Term:modem [Modulator Demodulator]
Modem is short for Modulator/Demodulator.
Technically, a modem converts an analog signal to a digital one, and vice-versa. Originally modems were the devices that connected a computer to a telephone line and converted signals between audible tones that could be transmitted on a normal telephone equipment (POTS), and the digital signals required by computers. The act of converting a digital signal to audio is “modulation”, and the reverse is “demodulation” – hence the term.
The term is being commonly misused to refer to almost any device that converts between ethernet (the digital signal) and the various ways that connectivity is delivered by ISPs. DSL, cable and cellular modems may not actually convert to and from analog/audio tones, but between differing types of digital signals – a process where modulation and demodulation is not actually required.
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A modulator-demodulator, or simply a modem, is a hardware device that converts data from a digital format, intended for communication directly between devices with specialized wiring, into one suitable for a transmission medium such as telephone lines or radio. A modem modulates one or more carrier wave signals to encode digital information for transmission, and demodulates signals to decode the transmitted information. The goal is to produce a signal that can be transmitted easily and decoded reliably to reproduce the original digital data.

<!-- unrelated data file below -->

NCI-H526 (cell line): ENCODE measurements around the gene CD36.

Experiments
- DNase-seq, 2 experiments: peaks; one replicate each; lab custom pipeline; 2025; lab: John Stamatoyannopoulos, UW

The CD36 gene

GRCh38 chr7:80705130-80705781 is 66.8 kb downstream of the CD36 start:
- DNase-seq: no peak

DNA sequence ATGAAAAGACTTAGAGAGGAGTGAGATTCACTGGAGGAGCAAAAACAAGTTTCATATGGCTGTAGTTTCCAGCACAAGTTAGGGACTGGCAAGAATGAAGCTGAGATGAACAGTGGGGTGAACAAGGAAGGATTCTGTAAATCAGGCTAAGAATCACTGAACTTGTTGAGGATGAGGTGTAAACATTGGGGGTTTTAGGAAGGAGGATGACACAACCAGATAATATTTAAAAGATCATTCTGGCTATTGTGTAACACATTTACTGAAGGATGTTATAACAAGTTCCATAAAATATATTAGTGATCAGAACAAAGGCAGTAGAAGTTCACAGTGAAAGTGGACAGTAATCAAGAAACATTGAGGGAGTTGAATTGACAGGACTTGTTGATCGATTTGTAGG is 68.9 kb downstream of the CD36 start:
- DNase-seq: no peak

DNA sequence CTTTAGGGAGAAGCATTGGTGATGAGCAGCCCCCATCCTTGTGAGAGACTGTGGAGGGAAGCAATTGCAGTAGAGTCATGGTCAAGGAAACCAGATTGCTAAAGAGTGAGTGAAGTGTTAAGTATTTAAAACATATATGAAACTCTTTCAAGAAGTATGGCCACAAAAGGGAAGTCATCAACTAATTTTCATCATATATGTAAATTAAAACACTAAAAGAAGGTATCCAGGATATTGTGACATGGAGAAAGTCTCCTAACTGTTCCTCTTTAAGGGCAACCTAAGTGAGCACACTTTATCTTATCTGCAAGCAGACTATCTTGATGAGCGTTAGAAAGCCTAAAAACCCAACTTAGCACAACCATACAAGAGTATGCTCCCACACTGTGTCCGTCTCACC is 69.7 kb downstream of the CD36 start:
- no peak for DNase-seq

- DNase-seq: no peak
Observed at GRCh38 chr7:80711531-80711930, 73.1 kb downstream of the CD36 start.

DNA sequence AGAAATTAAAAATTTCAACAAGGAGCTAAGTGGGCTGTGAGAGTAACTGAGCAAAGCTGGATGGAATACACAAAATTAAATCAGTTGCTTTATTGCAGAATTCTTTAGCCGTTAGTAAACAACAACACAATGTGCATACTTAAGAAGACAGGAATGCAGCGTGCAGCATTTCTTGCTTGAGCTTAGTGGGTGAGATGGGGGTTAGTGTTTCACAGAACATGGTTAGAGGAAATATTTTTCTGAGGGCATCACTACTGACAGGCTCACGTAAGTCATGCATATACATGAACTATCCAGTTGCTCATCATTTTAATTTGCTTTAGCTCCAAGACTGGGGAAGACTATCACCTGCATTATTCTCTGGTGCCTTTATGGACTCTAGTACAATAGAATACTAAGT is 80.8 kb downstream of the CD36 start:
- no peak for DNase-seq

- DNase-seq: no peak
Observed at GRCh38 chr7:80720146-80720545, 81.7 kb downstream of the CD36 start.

Modems can be used with almost any means of transmitting analog signals, from light-emitting diodes to radio. A common type of modem is one that turns the digital data of a computer into a modulated electrical signal for transmission over telephone lines, to be demodulated by another modem at the receiver side to recover the digital data.